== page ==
Clearly rejecting Donald Trump’s arguments, a federal appeals court on Wednesday asked the Justice Department to resume use of confidential documents seized from the former president’s Florida property as part of its ongoing criminal investigation. Gave the permission to.
The decision by a three-judge panel of the 11th Circuit U.S. Court of Appeals represents a resounding victory for the Justice Department and paves the way for investigators to continue reviewing documents as they weigh whether criminal charges over storage of sensitive documents Whether to pursue charges or not. Mar-a-Lago after Trump leaves the White House.
The court also noted that Trump had presented no evidence that he had declassified confidential documents, as he has repeatedly stated, and ruled out the possibility that Trump had about 100 classified classified documents. Documents may contain “personal interest or need”. ,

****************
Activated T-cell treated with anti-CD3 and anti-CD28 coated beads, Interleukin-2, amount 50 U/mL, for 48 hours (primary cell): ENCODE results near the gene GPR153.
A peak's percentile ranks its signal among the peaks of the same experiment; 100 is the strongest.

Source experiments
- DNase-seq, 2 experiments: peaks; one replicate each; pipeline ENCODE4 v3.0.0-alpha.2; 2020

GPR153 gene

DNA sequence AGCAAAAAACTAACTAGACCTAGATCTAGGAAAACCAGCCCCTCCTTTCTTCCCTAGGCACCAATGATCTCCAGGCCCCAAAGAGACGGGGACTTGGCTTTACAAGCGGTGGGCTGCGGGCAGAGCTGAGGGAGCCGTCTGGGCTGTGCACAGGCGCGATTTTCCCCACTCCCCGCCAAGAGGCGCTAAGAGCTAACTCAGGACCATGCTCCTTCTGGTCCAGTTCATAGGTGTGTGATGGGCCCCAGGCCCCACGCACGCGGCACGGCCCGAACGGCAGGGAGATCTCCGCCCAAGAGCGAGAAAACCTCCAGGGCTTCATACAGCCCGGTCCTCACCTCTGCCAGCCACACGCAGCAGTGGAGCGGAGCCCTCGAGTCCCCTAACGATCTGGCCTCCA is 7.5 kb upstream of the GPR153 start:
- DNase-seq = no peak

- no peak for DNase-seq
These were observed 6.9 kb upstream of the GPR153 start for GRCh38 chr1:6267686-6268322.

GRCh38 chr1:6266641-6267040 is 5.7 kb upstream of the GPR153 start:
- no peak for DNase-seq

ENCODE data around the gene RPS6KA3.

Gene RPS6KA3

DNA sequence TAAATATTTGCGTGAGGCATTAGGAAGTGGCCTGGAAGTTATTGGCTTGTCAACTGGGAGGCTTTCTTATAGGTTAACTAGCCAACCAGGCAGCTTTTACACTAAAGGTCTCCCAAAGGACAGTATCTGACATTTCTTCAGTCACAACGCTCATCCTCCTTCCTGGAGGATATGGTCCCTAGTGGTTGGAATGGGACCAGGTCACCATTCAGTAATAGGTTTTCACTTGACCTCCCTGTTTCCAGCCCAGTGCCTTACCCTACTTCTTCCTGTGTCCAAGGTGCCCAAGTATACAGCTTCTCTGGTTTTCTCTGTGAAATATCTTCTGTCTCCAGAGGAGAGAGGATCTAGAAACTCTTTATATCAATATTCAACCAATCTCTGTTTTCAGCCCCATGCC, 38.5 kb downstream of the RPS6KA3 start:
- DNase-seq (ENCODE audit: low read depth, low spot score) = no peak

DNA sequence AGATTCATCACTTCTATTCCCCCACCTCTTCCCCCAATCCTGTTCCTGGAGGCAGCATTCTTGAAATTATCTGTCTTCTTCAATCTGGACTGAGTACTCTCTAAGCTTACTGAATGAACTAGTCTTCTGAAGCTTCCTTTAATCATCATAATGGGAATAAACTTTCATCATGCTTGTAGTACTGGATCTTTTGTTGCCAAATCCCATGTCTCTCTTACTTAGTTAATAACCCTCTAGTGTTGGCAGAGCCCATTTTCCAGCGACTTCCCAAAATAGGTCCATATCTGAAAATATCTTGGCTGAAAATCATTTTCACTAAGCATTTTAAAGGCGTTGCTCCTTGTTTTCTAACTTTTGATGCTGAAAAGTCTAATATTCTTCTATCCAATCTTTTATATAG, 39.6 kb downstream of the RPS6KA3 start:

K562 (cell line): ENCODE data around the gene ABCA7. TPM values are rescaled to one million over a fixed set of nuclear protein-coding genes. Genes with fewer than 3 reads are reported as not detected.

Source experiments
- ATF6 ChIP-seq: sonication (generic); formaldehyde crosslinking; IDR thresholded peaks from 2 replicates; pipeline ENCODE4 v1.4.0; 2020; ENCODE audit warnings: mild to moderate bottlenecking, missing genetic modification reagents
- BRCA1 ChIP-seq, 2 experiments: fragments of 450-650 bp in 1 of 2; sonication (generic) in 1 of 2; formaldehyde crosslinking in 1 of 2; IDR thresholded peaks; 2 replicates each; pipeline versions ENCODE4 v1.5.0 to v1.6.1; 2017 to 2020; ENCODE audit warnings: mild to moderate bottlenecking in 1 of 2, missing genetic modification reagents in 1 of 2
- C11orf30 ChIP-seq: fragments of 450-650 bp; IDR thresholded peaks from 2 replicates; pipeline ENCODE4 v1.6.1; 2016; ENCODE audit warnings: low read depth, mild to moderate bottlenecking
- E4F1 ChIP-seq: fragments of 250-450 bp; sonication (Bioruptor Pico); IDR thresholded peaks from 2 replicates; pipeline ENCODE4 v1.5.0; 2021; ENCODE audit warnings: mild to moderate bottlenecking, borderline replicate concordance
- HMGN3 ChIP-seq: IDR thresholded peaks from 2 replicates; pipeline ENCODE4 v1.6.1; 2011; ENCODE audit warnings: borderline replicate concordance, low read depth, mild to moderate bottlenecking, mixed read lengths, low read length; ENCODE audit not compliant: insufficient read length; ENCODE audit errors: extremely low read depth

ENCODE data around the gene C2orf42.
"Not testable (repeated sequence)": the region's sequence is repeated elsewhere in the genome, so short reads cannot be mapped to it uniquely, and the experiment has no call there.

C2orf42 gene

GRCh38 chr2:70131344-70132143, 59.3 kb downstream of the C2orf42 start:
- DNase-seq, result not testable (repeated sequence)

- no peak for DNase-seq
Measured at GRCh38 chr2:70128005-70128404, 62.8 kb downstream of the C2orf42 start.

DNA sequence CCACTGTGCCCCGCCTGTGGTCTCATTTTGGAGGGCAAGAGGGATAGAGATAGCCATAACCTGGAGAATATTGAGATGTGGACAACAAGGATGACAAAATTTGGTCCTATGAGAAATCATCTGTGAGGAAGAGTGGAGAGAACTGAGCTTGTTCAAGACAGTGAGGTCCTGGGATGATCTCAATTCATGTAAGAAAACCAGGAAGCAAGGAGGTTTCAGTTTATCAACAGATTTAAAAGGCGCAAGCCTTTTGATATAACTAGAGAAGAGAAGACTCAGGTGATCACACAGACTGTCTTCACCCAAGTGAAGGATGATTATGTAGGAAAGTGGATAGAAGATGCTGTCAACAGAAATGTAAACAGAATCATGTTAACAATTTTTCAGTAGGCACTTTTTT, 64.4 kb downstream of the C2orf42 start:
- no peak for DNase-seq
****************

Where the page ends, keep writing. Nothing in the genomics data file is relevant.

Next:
The government had argued that its investigation was hampered by an order of District Judge Ellen Cannon temporarily prohibiting investigators from further use of the documents in the investigation. Cannon, who was appointed by Trump, had said the order would be kept pending a separate review by an independent arbitrator she appointed at the request of Trump’s team.
The Appeals Court panel agreed with the Justice Department’s concerns.
“It is clear that the public has a vested interest in ensuring that the storage of classified documents does not cause ‘extraordinarily serious damage to national security’,” he wrote. Decide when, and what sources or methods (if any) are at risk.”
A court order that would delay a criminal investigation or “prevent the use of confidential material that would cause real and significant harm to the United States and the public.”
Two of the three judges who delivered Wednesday’s ruling — Britt Grant and Andrew Brasher — were Trump’s 11th Circuit nominees. Judge Robin Rosenbaum was nominated by former President Barack Obama.
Last month, during a court-authorized search of the Palm Beach property, the FBI seized nearly 11,000 documents, including about 100 labeled classifieds. It has launched a criminal investigation into whether documents were misrepresented or put at risk. It is unclear whether Trump or anyone else will be charged.